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Smith shares page experiences with Atmore Rotary members

By By Adrienne McKenzie
After living out his political dreams in Washington, D.C., Escambia County High School junior Tray Smith is now back in Atmore sharing his experiences with area residents about his semester as a House page.
Smith spoke to Rotarians at their meeting Tuesday about what it was like to work with political figures in D.C. and also about the presidential primary elections held yesterday.
"It has been an interesting semester," Smith said. "In September I joined 46 pages in the House program. Each page is given a different assignment and I was assigned in the cloakroom. Cloakroom staffers and pages keep up with what is going on on the House floor. It was always interesting for me to be on the floor and keep up with the schedule."
Smith said there were both Democratic and Republican pages. Because the Republican party is the minority, there were only 14 Republican pages and there were 32 Democrat pages. However, a Democratic page may not necessarily work for Democrats and a Republican page may not work for Republicans. The Democratic and Republican pages learned to work together, Smith said.
"We had some Republicans working for Democrats and some Democrats working for Republicans," he said. "All pages shared the same residence hall. We all learned how to be friends with one another regardless of our political interests."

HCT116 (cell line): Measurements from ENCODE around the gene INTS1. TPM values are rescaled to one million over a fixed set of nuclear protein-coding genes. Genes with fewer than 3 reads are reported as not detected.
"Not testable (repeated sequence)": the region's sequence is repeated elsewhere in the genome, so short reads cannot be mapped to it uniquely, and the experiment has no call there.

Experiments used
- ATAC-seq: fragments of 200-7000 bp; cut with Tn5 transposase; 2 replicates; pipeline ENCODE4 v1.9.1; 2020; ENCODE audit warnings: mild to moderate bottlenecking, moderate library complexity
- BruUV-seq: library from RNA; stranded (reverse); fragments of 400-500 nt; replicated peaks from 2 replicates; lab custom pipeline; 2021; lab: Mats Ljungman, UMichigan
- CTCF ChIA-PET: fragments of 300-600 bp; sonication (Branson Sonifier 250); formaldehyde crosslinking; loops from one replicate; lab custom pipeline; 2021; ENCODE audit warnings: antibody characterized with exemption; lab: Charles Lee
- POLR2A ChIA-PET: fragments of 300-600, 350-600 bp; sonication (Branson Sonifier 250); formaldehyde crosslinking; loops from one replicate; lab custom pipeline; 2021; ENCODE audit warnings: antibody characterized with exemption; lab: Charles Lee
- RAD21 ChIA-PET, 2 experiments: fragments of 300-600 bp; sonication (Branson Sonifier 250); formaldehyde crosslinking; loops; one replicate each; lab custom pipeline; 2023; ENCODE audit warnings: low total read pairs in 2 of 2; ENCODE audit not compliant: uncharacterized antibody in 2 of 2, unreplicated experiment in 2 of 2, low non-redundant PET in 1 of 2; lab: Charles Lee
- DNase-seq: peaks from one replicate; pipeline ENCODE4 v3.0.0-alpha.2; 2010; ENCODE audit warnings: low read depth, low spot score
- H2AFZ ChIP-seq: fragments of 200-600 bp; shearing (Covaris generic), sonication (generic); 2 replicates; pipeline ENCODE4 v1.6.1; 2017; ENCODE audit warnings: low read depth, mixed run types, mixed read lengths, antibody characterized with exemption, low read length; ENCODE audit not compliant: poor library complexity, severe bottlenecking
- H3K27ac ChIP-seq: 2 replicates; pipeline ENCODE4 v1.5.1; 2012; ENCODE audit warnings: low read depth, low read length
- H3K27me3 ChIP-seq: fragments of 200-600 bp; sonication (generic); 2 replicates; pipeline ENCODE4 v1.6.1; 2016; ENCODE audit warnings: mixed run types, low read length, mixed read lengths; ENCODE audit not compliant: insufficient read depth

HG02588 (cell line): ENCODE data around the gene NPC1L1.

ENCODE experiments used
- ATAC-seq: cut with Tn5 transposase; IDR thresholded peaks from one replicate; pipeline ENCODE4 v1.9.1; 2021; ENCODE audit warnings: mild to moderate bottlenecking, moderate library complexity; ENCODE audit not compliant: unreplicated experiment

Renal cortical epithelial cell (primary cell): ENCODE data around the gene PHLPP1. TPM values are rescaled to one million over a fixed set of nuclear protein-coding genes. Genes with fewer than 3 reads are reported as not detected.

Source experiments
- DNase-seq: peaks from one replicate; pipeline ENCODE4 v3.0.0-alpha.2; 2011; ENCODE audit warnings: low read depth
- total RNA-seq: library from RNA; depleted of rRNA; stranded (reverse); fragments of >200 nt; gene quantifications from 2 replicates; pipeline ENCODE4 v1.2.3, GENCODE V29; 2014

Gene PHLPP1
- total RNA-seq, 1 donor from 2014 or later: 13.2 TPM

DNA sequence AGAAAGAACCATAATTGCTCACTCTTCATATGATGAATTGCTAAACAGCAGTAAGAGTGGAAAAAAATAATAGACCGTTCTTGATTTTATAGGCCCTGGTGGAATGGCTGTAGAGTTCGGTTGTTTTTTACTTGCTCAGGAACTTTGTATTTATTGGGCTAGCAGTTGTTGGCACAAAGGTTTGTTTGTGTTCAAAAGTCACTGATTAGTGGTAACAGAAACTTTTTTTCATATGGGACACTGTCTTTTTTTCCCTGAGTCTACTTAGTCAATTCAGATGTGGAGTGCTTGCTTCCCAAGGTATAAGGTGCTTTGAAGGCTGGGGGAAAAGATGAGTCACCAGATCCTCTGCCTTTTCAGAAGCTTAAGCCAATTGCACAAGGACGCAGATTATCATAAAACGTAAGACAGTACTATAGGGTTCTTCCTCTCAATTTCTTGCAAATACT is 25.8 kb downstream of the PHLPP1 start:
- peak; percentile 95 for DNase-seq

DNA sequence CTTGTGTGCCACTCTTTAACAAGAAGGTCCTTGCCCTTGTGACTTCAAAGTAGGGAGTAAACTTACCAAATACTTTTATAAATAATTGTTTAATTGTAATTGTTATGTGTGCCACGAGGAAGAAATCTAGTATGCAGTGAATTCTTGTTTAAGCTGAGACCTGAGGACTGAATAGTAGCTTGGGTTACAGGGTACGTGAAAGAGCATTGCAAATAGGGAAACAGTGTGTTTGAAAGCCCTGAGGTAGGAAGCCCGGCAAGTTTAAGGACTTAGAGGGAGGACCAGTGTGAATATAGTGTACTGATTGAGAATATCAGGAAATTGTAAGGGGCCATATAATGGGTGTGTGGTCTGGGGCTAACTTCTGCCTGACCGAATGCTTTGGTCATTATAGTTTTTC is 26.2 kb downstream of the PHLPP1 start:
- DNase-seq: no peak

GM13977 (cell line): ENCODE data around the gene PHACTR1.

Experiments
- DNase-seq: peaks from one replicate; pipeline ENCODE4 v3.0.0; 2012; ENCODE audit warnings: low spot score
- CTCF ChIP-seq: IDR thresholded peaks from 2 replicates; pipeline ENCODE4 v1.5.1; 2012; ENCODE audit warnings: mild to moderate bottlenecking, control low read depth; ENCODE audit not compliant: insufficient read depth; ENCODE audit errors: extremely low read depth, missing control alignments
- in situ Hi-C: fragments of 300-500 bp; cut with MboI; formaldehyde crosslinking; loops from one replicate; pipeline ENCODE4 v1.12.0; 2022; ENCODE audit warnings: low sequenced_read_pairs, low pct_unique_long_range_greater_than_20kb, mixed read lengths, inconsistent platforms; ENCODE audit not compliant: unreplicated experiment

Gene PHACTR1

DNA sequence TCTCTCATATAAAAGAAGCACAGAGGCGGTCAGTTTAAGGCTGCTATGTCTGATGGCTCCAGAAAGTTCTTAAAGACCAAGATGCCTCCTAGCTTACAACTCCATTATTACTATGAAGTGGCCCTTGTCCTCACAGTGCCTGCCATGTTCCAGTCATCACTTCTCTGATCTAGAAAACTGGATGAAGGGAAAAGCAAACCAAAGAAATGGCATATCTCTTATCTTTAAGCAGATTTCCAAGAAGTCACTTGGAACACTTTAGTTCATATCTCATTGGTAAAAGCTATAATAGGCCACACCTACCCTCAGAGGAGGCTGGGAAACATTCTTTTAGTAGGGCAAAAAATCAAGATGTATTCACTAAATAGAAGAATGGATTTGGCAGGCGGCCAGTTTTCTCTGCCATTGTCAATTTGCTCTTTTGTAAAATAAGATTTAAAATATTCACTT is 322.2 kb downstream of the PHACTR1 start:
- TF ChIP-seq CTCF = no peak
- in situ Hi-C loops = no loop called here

Smith said a typical day for a page began at 6:45 a.m. with school in the Library of Congress. School usually ended at 9 a.m. and then the pages would go to the Capitol and begin work. Every other Saturday the pages went on field trips to various sites in D.C.
Smith said he has made many friends through the page program. Although pages do not receive much positive media attention, Smith believes it is a good program.
"Now that we're all back home, we've been keeping up with each other," he said. "The page program really does a lot of good things to help cultivate young leaders."
According to Smith, he was in D.C. at an interesting time with the presidential elections nearing.
"Now we move into this presidential election today," he said. "If you were to poll the page residence hall, I think the most supported candidate would be Barack Obama."
Although the majority of the pages were Obama fans, Smith said the Democratic race could be neck-in-neck between Obama and Hillary Clinton. However, Smith believes John McCain will win the Republican vote.
"I personally think the Republicans will wrap up their nominees today," he said. "I am relatively sure McCain will be the Republican nominee very soon."
As for Smith's future political plans, he must complete high school before he even begins to think about becoming the next George Washington or Abraham Lincoln.